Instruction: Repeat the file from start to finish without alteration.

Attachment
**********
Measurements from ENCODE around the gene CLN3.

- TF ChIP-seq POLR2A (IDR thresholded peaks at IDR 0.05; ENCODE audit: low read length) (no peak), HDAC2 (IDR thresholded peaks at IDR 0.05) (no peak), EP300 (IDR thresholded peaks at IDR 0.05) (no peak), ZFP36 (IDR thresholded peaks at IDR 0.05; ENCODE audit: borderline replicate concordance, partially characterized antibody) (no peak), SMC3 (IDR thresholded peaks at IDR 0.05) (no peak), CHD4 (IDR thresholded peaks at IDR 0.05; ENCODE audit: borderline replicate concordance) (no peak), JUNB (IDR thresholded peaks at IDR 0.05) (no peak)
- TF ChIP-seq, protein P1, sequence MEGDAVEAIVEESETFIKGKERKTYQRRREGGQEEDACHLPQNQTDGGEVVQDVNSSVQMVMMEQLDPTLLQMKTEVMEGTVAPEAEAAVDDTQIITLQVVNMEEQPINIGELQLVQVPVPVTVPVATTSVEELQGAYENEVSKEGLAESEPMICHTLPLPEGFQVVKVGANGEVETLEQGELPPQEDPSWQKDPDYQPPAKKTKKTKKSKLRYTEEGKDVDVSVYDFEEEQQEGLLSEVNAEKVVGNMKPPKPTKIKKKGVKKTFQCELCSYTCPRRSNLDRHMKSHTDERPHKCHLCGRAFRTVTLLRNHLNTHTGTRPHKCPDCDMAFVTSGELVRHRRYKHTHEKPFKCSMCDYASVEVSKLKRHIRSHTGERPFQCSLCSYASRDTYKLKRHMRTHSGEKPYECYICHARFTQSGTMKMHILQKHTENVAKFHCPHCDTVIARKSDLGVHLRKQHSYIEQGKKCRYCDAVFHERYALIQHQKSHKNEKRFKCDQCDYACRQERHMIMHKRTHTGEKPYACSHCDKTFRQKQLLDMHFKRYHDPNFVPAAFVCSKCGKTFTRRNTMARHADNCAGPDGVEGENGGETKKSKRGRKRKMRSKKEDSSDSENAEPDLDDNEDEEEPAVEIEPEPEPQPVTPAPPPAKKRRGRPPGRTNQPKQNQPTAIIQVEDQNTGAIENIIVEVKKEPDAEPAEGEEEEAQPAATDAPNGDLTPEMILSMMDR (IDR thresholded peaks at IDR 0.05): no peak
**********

Measurements from ENCODE around the gene CLN3.

- TF ChIP-seq POLR2A (IDR thresholded peaks at IDR 0.05; ENCODE audit: low read length) (no peak), HDAC2 (IDR thresholded peaks at IDR 0.05) (no peak), EP300 (IDR thresholded peaks at IDR 0.05) (no peak), ZFP36 (IDR thresholded peaks at IDR 0.05; ENCODE audit: borderline replicate concordance, partially characterized antibody) (no peak), SMC3 (IDR thresholded peaks at IDR 0.05) (no peak), CHD4 (IDR thresholded peaks at IDR 0.05; ENCODE audit: borderline replicate concordance) (no peak), JUNB (IDR thresholded peaks at IDR 0.05) (no peak)
- TF ChIP-seq, protein P1, sequence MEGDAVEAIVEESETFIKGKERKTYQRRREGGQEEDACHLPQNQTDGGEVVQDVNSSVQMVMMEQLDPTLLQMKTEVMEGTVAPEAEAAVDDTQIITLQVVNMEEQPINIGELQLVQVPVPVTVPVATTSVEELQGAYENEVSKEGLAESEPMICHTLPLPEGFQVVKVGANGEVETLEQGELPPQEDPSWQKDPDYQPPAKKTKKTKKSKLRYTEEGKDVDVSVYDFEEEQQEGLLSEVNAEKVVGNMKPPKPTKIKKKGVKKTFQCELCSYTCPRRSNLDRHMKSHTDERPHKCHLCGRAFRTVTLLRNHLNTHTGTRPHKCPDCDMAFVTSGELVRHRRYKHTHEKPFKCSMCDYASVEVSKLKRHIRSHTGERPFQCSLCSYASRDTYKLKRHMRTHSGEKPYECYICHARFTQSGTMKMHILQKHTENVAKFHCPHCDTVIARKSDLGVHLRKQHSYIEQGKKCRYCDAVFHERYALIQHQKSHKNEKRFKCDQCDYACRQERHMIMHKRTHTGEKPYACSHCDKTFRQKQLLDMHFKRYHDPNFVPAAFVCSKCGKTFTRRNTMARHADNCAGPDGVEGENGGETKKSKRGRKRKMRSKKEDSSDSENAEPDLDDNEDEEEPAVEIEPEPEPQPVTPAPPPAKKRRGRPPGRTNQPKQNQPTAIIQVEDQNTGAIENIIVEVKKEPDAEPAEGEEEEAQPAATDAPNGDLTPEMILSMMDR (IDR thresholded peaks at IDR 0.05): no peak